By: Ms Betty Imoya Angasi, 22/Dec/2015, Juba, SSN;
I would like to applaud the monetary and fiscal authorities in finally devaluing the overvalued SSP. This is a very positive move and an overdue process that would have taken place right in Aug 2012 after the RSS exhausted its oil reserve following the closure of oil pipeline, but it is a better move than not doing it at all.
This in fact is the first biggest achievement ever in the history of monetary policy instrument in this country.
It is understandable that the monetary authority has been very patient in trying to comfort the peoples’ will by upholding the irrelevant Fixed Exchange Rate (FER) regime throughout the economic difficulties that hit this country from Aug 2012-Dec 2015.
However, the purpose of this article is to answer a key question of: what is the right rate at which the exchange rate should have been devalued or unified that would be sufficiently credible to last?
In order to answer this question, this note revealed the causes of changes in exchange rates behaviour; it analyses the history of Exchange Rate Regime in South Sudan; Disadvantage of Fixed Exchange Rate (FER) Regime; Advantages of Managed Float/Flexible Exchange Rate (FLER); the need for Harmonization of Fiscal & Monetary Policy in particular Areas; and draw conclusions.
To start with, fluctuations in exchange rate are a normal part of development stages. In South Sudan, the Exchange rate reacts to speculations, insecurity and global oil price.
Aware that the BSS (Bank of South Sudan) or MOF (Ministry of Finance) does not print USD or hard currency locally, there is not enough reserve (USD, Euro, GBP, nor Yen, or Yuan) in this country that can defend the FER regime anymore (1USD@2.96-3.17) as much as there is no export revenue to cover the FER gap.
If these institutions are again pushed to print more SSP for full scale salary adjustments, then be ready for 1,000% plus rise in inflation.
There is no country in the world that brings dollar or hard currencies for spoon feeding its citizen but rather citizens can contribute in bringing various hard currencies to their economy through their individual exports or from overseas remittances to top up the efforts of their Govt.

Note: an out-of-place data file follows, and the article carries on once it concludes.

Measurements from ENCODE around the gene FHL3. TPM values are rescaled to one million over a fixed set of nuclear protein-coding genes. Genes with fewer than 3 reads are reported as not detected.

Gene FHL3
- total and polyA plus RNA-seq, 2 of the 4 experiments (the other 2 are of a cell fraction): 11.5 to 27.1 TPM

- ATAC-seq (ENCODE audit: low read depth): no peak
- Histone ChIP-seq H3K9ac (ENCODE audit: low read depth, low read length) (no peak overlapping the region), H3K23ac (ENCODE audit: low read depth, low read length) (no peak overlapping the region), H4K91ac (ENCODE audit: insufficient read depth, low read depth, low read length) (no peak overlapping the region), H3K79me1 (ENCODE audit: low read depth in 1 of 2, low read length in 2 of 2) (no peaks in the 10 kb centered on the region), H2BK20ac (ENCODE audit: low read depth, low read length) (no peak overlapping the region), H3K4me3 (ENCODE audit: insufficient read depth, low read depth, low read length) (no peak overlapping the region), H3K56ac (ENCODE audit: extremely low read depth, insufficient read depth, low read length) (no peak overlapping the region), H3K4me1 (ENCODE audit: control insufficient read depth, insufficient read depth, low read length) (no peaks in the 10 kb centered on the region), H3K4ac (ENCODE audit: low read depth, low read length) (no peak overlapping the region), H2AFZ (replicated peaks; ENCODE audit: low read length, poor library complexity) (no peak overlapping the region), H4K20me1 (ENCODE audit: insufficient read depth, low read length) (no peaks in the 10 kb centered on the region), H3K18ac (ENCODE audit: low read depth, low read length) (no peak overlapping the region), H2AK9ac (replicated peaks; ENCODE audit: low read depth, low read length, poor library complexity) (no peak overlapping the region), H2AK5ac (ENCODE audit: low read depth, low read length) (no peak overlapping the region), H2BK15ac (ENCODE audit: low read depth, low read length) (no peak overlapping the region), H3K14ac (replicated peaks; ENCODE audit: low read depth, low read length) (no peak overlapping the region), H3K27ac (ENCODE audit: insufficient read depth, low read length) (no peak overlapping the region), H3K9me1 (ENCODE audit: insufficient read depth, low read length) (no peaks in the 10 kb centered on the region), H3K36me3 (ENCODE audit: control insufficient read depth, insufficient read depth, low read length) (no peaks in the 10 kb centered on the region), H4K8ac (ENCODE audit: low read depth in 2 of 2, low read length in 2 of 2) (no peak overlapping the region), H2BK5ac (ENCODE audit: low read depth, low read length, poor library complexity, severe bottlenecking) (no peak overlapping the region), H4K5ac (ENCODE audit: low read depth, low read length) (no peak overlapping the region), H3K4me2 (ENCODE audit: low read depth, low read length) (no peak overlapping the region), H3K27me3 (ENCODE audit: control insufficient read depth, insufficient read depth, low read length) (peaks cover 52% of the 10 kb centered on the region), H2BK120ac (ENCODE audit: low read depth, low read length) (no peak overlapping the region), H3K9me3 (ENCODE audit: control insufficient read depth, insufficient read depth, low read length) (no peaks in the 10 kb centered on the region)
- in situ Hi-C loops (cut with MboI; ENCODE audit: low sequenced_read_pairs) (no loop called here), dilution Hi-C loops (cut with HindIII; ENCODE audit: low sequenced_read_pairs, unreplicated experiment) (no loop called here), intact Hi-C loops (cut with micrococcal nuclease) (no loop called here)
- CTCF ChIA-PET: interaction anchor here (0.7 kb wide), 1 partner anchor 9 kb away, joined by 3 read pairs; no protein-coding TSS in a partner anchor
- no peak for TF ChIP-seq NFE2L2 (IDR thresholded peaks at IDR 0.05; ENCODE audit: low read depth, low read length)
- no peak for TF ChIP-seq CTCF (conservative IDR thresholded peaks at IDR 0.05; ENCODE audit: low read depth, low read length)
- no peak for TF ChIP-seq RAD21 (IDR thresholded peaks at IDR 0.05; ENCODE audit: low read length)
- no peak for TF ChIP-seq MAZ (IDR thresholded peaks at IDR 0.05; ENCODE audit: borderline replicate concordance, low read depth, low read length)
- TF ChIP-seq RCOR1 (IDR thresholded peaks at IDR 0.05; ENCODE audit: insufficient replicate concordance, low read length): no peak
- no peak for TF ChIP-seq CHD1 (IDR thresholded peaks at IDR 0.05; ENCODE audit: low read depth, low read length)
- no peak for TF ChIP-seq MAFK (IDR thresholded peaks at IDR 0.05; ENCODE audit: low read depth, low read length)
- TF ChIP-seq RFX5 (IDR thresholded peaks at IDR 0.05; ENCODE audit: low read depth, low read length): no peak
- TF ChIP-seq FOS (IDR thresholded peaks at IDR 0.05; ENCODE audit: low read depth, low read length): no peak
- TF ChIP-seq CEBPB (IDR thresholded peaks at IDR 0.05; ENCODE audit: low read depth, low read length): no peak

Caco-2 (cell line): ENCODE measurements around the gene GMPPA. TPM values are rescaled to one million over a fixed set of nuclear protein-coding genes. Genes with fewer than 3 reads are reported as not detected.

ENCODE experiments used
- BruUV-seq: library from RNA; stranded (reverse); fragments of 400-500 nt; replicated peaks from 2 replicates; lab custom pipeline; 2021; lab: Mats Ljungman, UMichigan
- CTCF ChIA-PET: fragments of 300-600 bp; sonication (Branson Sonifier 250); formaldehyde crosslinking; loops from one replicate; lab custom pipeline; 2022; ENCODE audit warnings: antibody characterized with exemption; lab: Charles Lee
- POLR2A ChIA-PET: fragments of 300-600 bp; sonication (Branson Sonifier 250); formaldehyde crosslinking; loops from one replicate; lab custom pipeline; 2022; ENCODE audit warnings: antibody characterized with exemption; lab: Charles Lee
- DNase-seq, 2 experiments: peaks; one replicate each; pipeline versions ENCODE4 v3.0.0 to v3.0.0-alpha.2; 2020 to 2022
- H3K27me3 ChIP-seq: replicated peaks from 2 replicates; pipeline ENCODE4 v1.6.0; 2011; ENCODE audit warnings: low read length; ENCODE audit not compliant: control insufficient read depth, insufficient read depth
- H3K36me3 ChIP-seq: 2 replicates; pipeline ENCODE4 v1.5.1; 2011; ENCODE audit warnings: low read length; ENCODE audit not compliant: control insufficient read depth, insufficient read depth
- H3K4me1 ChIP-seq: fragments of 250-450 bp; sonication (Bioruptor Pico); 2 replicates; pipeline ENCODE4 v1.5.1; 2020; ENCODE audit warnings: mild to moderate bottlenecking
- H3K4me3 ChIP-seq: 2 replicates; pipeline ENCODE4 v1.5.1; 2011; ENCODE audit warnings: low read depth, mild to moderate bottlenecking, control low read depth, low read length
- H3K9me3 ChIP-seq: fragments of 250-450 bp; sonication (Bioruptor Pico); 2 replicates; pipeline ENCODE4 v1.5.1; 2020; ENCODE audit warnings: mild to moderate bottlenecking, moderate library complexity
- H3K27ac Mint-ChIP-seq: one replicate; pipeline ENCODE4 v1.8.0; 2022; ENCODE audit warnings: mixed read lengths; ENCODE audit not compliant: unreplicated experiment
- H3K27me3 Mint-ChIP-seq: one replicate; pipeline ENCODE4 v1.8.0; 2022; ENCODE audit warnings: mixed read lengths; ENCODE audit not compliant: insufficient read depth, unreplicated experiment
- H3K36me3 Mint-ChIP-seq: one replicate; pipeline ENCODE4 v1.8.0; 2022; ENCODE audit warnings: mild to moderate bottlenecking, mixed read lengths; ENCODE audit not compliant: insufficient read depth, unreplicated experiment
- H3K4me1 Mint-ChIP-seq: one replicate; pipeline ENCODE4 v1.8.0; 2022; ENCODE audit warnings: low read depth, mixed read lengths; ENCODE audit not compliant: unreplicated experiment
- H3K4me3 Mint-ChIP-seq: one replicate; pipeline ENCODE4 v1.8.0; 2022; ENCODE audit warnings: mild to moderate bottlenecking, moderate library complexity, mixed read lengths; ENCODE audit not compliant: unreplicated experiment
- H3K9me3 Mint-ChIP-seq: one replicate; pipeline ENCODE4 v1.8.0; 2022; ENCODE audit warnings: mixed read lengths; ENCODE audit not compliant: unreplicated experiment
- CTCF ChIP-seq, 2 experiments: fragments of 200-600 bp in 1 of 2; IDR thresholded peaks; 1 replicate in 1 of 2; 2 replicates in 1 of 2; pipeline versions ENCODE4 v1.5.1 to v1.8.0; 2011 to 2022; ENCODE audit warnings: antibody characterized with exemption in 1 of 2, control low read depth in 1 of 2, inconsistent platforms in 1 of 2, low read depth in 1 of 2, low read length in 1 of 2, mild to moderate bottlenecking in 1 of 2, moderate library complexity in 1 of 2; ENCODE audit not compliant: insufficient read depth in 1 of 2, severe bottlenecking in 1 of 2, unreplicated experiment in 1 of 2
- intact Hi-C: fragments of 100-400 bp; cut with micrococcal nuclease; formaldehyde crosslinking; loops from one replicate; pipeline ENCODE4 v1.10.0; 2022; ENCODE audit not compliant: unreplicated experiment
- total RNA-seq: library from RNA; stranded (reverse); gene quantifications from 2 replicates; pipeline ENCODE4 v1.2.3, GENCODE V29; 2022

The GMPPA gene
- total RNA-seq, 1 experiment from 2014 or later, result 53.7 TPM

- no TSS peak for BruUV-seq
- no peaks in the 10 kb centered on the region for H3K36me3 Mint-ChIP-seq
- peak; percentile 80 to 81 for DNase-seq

Uganda is a typical life example where citizens cultivate and export to SS and the dollars goes to the Republic of Uganda period, and there is nothing we sell to Uganda, Kenya, Ethiopia, or Sudan to bring back our USD indirectly, therefore making a kind of holocaust imbalance in regional and International trade because SS became the main sources of hard currency to some immediate neighboring countries, unfortunately.
The International oil price which is the only export commodity in this country has dropped from $100-$107 to $35 per barrel when the USA which was the world’s major oil consumer started drilling its own soil (sand) oil.
Besides not all oil field stations are operational in South Sudan since the beginning of the internal War from Dec 2013. The oil revenue the RSS was enjoying until 2011 has dropped by 76%, leaving the country in a complete paralysis stage.
As the saying goes, when the USA sneezes, 80% of the world can catch flu, this alone is a food-for-thought for some South Sudanese who had consciously and openly propagated against the USA in newspapers eluding that the USA is after the RSS oil.
If that is the case, why are some of you then dying after the USA dollar, a currency that belongs to your presumed foreign enemy??
History of Exchange Rate Regimes in South Sudan:
The fixed exchange regime (FER) as a nominal anchor for monetary policy was adopted by the BSS on July 2011 as South Sudan got its independence with a good intention to stimulate economic growth and ensure macroeconomic stability in the country.
From Aug 2012- Mar 2014, the exchange rate in the black market (parallel exchange rate) soared to 1USD@5.34 SSP and from Jan-Dec 2015 the maximum rate was 1USD@25 SSP, telling there was no enough reserve to supply the rising demand for dollars in SS.
Abusively, 84 forex bureaus & 28 banks emerged in SS much more than in Uganda, Kenya, Ethiopia, Rwanda and other African Countries just for the sole reason of foreign exchange business using the FER, making the situation counterproductive to the economy.
Disadvantage of Fixed Exchange Rate (FER) Regime:
As a result between the periods of Aug 2012-13 Dec 2015, the FER regime under-served nothing but instead encouraged recycling of money, created rent-seeking behaviour (black marketeers), diverted Govt reserves meant for development for invisible purposes.
Some people who have access to USD became millionaires overnight by abusing the FER. The FER turns to auction or re-sale our oil in much lower price through subsidies (being it KSH, USH or USD allocations) because at the end of the day we tend to give out our hard currency on less value below the market demand value-subsidies.
The FER had a hypocritical banking system which turned to divert from basic banking business of lending to people for economic development to other unrealistic deals through LC’s Shilling transfers and exchange of USD.
The FER prohibits people who deserve and are direly in need of hard currency from accessing the hard currency; for instances how can you differentiate between a sick person or those with kids studying abroad from the ones who are not sick nor needed hard currency for external purpose if all had the same documents (Medical reports from the Medical Commission and Tuition fee papers)?
How can you as much prohibit LCs rent seekers who have access to hard currency using invisible companies from productive business people?